Article Text

Download PDFPDF
The bare essentials
Sleep disorders in neurology
  1. Paul J Reading
  1. Correspondence to Dr P J Reading, Consultant Neurologist, The James Cook University Hospital, Middlesbrough TS4 3BW, UK; Paul.Reading{at}

Statistics from

Request Permissions

If you wish to reuse any or all of this article please use the link below which will take you to the Copyright Clearance Center’s RightsLink service. You will be able to get a quick price and instant permission to reuse the content in many different ways.


Sleep medicine is relevant in both neurology and general medicine. A disordered sleep–wake cycle can have major effects on many common neurological complaints such as headache and epilepsy, and it may also directly affect important general health issues, such as blood pressure. Furthermore, sleep related disorders such as parasomnias, particularly with agitation, can be hazardous to patients and bed partners while also being diagnostic clues in some neurodegenerative diseases.

Sleep physiology

The traditional view that sleep is simply the absence of wakefulness has been increasingly refined over the past 50 years or so. Rather, it is a precisely orchestrated and complex state with distinct and mutually exclusive phases: non-rapid eye movement (stages 1–4) and rapid eye movement sleep (non-REM and REM sleep, respectively), defined largely by the surface EEG. In a typical night, there are 4–5 cycles of non-REM and REM sleep (figure 1). In REM sleep, the cortical EEG is highly activated in common with wakefulness, usually corresponding to the vivid dreaming that accompanies REM sleep. REM sleep periods predominate towards the end of the nocturnal sleep period whereas the deepest stages of non-REM sleep (stages 3 and 4) tend to occur within an hour of sleep onset.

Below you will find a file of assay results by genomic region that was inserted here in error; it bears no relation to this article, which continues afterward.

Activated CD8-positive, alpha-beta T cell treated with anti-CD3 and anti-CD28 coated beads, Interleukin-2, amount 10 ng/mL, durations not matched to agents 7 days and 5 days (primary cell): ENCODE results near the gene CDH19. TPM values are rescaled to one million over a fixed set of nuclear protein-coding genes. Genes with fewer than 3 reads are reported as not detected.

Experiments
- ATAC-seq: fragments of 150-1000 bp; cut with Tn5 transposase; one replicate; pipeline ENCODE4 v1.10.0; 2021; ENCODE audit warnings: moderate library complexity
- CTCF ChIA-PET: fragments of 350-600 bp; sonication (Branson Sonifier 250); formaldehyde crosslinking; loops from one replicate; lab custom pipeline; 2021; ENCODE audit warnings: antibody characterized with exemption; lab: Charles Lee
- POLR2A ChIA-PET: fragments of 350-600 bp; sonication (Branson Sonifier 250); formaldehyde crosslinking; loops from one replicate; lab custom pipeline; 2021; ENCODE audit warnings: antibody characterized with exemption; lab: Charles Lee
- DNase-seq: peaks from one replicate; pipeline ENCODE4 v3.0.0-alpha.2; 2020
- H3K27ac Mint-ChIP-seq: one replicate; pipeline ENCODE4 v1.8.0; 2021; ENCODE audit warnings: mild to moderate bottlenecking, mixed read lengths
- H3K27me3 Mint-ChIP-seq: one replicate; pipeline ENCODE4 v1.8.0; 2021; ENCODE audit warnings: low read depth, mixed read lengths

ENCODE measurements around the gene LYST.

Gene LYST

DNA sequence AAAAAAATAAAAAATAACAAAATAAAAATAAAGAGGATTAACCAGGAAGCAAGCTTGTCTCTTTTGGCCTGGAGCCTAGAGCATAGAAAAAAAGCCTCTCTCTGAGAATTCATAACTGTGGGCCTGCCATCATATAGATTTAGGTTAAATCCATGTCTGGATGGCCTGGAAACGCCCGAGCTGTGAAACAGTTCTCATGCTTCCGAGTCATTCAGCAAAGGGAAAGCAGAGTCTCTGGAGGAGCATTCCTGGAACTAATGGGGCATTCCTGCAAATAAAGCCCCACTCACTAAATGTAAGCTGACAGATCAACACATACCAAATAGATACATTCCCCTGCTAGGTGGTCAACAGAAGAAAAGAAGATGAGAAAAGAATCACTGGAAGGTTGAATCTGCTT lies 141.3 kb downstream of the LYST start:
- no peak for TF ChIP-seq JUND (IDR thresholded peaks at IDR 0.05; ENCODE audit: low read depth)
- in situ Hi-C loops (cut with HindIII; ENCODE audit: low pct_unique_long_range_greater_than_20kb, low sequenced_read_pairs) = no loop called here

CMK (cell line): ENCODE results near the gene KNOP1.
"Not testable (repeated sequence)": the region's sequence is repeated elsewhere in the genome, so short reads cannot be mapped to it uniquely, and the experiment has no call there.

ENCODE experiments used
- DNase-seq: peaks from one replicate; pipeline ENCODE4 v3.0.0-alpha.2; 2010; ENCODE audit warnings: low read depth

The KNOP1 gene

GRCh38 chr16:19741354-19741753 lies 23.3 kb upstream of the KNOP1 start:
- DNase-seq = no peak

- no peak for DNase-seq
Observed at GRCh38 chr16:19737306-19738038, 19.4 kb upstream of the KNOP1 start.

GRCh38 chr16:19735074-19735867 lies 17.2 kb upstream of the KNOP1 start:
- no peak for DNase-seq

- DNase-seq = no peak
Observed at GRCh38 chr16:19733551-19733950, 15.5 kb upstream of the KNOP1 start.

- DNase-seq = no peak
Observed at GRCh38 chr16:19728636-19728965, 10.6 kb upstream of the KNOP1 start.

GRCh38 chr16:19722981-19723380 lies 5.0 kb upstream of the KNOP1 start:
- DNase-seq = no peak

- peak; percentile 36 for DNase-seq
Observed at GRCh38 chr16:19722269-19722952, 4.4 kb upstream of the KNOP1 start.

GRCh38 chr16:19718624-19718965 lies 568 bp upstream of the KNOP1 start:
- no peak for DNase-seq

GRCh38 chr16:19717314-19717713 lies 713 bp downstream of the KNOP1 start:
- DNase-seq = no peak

Figure 1

(A) EEG waveforms that define wake and non-rapid eye movement (non-REM) sleep stages. (B) An idealised hypnogram summarising the distribution of the sleep stages through a typical night. Black bars refer to REM sleep during which the EEG pattern returns to that seen in wakefulness.

Normal versus abnormal

Given the normal variation in sleep patterns and habits between people, distinguishing whether or not a sleep related symptom suggests a formal disorder can be difficult. It is a salutary fact that normal ageing is associated with deteriorating and poorly consolidated nocturnal sleep.

  • ▶. At least six EEG arousals per night, shown by intrusions of α rhythm on …

View Full Text


  • Competing interests None.

  • Provenance and peer review Commissioned; externally peer reviewed.

Other content recommended for you